In the world of Avian there is an order known as Apodiformes and within that order there is a family named Trochiladae. They are the most aerial of all birds. This is to say they continue rapid flight throughout life. They eat, drink, collect nesting material and even copulate in the air. Taxonomy is going through some revision due to modern technology and Bubba said, "the hummingbirds will soon be in their own order but for now the Bumblebee Hummingbird, "B.B. Hummer", are Selasphorus heloisa of Trochilidae in the order of Apodiformes. He asked me to try and not get hung up on taxonomy because "the times they are a changing!"
The B. B. Hummer is new to Belize; and if you believe what all the bird books say, it just isn't here. However, Ambergriseans seem to sight it regularly, north and south. It is the smallest bird in the world and usually mistaken for an insect. The books on Bubba's shelf say it's endemic to Cuba and endangered. In Cuba they call it the "Zunzuncito" or loosely translated, if you can, "little buzz buzz". Why is it on Ambergris? Well, look at a map - the Northeast trade winds would blow it right in. I asked Bubba why it would leave Cuba. (It's always chancy asking Bubba this kind of question.) He said, "100 years ago 90% of Cuba was covered with forest. However, for the raising of cattle and sugar cane this has been reduced to 18% and of course hummingbirds need a very specific flora and fauna. This area had contained the "solandria grand flora" and harbored extremely unique biodiversity. Bubba feels they were forced out by hunger, not communism, like many of Ambergris' other Cuban inhabitants, I think it's mismo. Migration is definite in Northern Hummingbird species but those of the tropics have seasonal movements only related to the abundance and distribution of flowers.
Cuba is proud of its largest and smallest species of flora and fauna and the B. B. Hummer is sometimes mistakenly thought to be its national bird. Not true!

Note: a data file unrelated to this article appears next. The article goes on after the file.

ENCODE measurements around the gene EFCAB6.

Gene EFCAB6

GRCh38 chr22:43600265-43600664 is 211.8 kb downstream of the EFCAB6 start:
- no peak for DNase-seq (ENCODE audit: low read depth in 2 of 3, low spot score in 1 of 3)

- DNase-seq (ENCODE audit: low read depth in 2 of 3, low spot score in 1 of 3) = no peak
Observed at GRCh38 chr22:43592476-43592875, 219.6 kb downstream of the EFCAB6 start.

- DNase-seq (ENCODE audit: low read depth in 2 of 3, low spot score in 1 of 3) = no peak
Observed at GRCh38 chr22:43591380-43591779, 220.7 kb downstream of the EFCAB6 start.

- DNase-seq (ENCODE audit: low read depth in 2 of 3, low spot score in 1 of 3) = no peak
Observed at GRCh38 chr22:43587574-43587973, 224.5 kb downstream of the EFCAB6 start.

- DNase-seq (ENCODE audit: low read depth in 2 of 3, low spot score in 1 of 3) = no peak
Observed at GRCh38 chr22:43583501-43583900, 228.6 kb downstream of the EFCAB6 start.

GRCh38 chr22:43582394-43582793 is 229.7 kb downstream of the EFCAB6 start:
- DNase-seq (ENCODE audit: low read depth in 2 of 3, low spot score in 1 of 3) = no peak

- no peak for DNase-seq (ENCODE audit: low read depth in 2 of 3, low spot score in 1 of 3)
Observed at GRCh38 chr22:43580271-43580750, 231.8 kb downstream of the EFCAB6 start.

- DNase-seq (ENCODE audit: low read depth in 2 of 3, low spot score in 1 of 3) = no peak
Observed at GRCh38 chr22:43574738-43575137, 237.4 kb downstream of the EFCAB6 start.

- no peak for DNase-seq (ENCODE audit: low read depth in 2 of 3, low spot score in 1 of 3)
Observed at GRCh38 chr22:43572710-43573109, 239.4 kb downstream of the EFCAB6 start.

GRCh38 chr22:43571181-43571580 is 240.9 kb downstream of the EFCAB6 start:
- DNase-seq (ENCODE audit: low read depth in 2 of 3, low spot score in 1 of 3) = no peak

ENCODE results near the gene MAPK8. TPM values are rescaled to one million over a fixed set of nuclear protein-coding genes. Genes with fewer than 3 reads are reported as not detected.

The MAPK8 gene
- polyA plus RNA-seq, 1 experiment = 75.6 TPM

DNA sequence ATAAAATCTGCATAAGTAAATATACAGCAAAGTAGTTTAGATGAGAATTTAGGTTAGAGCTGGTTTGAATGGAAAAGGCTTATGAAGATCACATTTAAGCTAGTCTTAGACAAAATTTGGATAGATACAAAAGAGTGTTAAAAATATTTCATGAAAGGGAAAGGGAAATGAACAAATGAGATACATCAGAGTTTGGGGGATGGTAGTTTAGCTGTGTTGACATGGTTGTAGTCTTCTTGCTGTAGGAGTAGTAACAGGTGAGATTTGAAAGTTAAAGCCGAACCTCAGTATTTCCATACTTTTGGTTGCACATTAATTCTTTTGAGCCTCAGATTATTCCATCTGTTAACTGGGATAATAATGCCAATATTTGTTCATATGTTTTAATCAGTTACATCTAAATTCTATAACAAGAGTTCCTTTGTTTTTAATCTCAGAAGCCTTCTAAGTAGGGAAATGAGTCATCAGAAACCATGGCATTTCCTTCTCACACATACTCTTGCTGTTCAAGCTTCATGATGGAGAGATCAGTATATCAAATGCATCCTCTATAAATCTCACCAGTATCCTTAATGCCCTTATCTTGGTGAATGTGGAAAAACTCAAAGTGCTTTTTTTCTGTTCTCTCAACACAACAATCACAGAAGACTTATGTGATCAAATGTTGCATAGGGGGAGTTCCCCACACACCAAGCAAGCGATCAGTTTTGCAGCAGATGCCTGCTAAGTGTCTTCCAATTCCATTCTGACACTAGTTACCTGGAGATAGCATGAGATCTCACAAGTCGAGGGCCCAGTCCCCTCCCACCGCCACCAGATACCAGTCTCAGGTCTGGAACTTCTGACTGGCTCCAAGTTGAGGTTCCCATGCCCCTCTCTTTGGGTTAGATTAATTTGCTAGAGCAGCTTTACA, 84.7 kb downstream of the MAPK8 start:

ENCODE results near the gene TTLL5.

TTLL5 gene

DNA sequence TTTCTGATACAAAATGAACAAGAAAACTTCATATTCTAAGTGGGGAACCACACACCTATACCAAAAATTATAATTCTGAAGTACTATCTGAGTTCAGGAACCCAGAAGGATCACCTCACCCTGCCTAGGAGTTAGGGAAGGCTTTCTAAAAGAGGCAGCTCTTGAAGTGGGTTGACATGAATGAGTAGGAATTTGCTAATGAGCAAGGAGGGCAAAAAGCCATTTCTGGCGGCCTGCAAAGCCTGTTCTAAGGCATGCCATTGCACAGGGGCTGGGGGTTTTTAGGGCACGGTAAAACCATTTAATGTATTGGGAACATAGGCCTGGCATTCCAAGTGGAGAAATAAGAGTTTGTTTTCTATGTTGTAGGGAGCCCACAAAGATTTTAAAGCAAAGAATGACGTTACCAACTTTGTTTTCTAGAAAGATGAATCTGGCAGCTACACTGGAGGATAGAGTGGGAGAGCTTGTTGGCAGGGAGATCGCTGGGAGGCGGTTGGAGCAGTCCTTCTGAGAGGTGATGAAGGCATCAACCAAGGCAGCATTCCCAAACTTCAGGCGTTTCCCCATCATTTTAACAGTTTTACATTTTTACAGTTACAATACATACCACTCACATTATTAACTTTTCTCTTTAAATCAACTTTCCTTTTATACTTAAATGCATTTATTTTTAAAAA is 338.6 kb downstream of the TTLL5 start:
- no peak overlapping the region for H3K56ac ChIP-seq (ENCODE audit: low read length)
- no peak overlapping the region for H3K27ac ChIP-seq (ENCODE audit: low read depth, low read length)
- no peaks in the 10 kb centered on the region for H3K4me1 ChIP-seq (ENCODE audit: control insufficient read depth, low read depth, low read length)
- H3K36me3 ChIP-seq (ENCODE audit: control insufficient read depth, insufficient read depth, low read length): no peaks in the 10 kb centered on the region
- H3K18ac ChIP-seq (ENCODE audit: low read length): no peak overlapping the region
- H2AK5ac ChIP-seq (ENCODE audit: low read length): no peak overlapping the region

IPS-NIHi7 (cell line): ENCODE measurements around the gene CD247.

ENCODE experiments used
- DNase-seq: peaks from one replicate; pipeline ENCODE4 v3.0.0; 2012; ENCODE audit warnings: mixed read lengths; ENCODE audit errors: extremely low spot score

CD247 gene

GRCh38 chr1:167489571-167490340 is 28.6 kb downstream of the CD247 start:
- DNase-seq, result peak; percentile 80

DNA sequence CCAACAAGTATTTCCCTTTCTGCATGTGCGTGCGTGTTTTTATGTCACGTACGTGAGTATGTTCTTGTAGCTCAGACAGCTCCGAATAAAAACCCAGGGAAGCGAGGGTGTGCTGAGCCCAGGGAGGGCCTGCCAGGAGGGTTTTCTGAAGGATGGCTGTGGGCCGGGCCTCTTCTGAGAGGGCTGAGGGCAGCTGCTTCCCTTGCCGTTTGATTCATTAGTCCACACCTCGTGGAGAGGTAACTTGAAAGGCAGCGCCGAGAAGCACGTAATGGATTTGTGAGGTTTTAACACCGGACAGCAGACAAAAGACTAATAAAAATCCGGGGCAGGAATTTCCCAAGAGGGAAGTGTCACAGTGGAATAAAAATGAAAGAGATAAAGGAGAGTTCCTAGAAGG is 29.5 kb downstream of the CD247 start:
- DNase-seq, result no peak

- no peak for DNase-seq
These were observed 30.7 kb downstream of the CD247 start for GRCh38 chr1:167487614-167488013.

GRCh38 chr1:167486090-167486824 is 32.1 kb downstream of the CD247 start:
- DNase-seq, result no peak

The Cuban Trogon is the national bird because of its red, white and blue colors, like the flag. Nesting habits of the B. B. Hummer are little to unknown but certain assumptions can be made. All hummingbirds lay two whitish eggs as far as it is known and typically the male plays no part in nesting. Nests are often found hanging under banana leaves or coconut fronds. They are small cups of finely woven plant fiber and sometimes contain spider silk, collected by the female, to bond the nest to the leaf.
The Ambergris sightings have all had one common first reaction. They thought it was an insect, possibly the Rhinoceros Beetle.
The B. B. Hummer is colored similar to most hummingbirds, greenish cinnamon with a rufous tail and violet blue highlights. However, iridescent colors are referred to as "glittering" in the accounts, and as they are produced by refracted light rather than pigmentation, often appear blackish unless seen in the "right light".
This fact is, with its small size (two and one half inches), it is easily mistaken for an insect. Bubba had a helpful hint in field identification....find out what kind of flower it likes and watch for something buzzing that has the ability to hover and fly backwards. Good Luck !!
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